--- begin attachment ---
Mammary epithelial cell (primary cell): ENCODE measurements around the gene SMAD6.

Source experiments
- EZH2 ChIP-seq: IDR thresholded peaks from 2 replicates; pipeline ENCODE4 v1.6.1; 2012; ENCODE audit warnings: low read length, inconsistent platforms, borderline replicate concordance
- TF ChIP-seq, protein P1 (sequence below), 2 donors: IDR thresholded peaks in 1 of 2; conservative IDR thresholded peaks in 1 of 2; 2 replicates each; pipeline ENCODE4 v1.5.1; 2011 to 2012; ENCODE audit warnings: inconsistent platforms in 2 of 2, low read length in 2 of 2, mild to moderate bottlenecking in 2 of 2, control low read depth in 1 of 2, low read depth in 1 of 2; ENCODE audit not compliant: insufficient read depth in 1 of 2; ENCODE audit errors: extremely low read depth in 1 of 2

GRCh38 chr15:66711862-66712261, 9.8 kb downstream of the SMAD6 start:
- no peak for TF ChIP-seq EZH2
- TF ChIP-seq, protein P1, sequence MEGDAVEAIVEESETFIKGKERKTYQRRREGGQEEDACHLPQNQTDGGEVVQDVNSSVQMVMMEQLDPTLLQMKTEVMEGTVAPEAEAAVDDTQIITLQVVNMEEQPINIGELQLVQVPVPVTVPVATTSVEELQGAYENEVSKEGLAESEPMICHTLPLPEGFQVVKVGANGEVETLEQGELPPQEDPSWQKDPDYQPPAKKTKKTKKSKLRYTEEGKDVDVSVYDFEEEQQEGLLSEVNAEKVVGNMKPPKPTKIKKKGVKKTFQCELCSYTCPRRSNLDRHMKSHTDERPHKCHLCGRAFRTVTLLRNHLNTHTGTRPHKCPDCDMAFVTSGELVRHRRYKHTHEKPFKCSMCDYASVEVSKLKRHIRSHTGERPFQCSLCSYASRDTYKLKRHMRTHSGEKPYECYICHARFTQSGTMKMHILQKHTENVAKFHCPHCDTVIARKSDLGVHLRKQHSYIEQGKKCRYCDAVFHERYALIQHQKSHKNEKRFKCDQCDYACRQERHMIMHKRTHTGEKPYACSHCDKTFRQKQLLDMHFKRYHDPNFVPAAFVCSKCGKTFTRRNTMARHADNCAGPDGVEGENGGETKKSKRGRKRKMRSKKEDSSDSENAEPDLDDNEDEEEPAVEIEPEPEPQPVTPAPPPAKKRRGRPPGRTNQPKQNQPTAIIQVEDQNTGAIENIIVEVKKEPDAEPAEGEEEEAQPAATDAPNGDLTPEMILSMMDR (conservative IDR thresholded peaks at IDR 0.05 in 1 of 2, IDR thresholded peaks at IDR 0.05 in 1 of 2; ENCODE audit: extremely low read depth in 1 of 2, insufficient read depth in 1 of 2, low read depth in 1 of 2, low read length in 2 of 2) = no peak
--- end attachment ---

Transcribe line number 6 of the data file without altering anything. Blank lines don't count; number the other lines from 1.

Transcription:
- no peak for TF ChIP-seq EZH2